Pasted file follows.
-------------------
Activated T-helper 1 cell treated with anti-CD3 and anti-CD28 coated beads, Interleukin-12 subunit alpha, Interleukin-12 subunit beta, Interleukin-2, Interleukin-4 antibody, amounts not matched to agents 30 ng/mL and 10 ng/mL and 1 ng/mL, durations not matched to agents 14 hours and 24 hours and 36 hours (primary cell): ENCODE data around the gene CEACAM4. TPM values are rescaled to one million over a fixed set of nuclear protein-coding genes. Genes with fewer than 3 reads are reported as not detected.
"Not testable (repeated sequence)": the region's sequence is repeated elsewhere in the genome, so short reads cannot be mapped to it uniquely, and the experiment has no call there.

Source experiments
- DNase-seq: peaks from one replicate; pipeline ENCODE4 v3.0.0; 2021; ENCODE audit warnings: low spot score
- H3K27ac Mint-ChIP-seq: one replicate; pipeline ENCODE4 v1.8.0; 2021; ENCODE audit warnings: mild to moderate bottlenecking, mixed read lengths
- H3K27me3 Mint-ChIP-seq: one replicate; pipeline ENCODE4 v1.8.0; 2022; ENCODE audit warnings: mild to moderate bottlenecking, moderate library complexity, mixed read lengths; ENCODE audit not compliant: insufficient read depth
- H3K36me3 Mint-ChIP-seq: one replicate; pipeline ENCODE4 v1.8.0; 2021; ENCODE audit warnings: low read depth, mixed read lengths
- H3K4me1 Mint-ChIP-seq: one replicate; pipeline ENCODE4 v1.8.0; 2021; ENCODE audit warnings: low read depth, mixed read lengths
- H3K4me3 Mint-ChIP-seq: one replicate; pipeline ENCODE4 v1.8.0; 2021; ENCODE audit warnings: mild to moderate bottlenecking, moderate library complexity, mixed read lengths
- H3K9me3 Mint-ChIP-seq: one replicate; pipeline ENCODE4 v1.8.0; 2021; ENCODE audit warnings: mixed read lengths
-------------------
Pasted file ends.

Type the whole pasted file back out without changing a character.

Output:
Activated T-helper 1 cell treated with anti-CD3 and anti-CD28 coated beads, Interleukin-12 subunit alpha, Interleukin-12 subunit beta, Interleukin-2, Interleukin-4 antibody, amounts not matched to agents 30 ng/mL and 10 ng/mL and 1 ng/mL, durations not matched to agents 14 hours and 24 hours and 36 hours (primary cell): ENCODE data around the gene CEACAM4. TPM values are rescaled to one million over a fixed set of nuclear protein-coding genes. Genes with fewer than 3 reads are reported as not detected.
"Not testable (repeated sequence)": the region's sequence is repeated elsewhere in the genome, so short reads cannot be mapped to it uniquely, and the experiment has no call there.

Source experiments
- DNase-seq: peaks from one replicate; pipeline ENCODE4 v3.0.0; 2021; ENCODE audit warnings: low spot score
- H3K27ac Mint-ChIP-seq: one replicate; pipeline ENCODE4 v1.8.0; 2021; ENCODE audit warnings: mild to moderate bottlenecking, mixed read lengths
- H3K27me3 Mint-ChIP-seq: one replicate; pipeline ENCODE4 v1.8.0; 2022; ENCODE audit warnings: mild to moderate bottlenecking, moderate library complexity, mixed read lengths; ENCODE audit not compliant: insufficient read depth
- H3K36me3 Mint-ChIP-seq: one replicate; pipeline ENCODE4 v1.8.0; 2021; ENCODE audit warnings: low read depth, mixed read lengths
- H3K4me1 Mint-ChIP-seq: one replicate; pipeline ENCODE4 v1.8.0; 2021; ENCODE audit warnings: low read depth, mixed read lengths
- H3K4me3 Mint-ChIP-seq: one replicate; pipeline ENCODE4 v1.8.0; 2021; ENCODE audit warnings: mild to moderate bottlenecking, moderate library complexity, mixed read lengths
- H3K9me3 Mint-ChIP-seq: one replicate; pipeline ENCODE4 v1.8.0; 2021; ENCODE audit warnings: mixed read lengths